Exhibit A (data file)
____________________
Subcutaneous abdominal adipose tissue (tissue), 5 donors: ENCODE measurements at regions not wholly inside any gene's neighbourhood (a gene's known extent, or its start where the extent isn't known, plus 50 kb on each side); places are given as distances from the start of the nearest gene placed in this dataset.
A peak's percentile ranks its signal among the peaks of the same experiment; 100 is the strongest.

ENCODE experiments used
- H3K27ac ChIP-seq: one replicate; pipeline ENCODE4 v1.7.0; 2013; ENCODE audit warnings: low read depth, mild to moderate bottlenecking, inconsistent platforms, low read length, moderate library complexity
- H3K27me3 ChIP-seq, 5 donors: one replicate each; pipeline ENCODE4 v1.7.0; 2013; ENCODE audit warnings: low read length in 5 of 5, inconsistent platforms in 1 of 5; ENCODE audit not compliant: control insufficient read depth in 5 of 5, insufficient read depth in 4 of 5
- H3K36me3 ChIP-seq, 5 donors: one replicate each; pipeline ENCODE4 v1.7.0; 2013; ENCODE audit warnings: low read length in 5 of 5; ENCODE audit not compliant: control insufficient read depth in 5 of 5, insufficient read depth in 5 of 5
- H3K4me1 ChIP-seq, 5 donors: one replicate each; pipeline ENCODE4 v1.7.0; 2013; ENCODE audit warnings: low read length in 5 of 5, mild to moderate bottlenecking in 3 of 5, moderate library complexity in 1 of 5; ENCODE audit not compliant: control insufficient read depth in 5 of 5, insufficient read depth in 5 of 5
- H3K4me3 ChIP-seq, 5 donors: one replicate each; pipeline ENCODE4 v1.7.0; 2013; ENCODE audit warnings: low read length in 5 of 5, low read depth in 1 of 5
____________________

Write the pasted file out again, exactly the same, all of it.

Subcutaneous abdominal adipose tissue (tissue), 5 donors: ENCODE measurements at regions not wholly inside any gene's neighbourhood (a gene's known extent, or its start where the extent isn't known, plus 50 kb on each side); places are given as distances from the start of the nearest gene placed in this dataset.
A peak's percentile ranks its signal among the peaks of the same experiment; 100 is the strongest.

ENCODE experiments used
- H3K27ac ChIP-seq: one replicate; pipeline ENCODE4 v1.7.0; 2013; ENCODE audit warnings: low read depth, mild to moderate bottlenecking, inconsistent platforms, low read length, moderate library complexity
- H3K27me3 ChIP-seq, 5 donors: one replicate each; pipeline ENCODE4 v1.7.0; 2013; ENCODE audit warnings: low read length in 5 of 5, inconsistent platforms in 1 of 5; ENCODE audit not compliant: control insufficient read depth in 5 of 5, insufficient read depth in 4 of 5
- H3K36me3 ChIP-seq, 5 donors: one replicate each; pipeline ENCODE4 v1.7.0; 2013; ENCODE audit warnings: low read length in 5 of 5; ENCODE audit not compliant: control insufficient read depth in 5 of 5, insufficient read depth in 5 of 5
- H3K4me1 ChIP-seq, 5 donors: one replicate each; pipeline ENCODE4 v1.7.0; 2013; ENCODE audit warnings: low read length in 5 of 5, mild to moderate bottlenecking in 3 of 5, moderate library complexity in 1 of 5; ENCODE audit not compliant: control insufficient read depth in 5 of 5, insufficient read depth in 5 of 5
- H3K4me3 ChIP-seq, 5 donors: one replicate each; pipeline ENCODE4 v1.7.0; 2013; ENCODE audit warnings: low read length in 5 of 5, low read depth in 1 of 5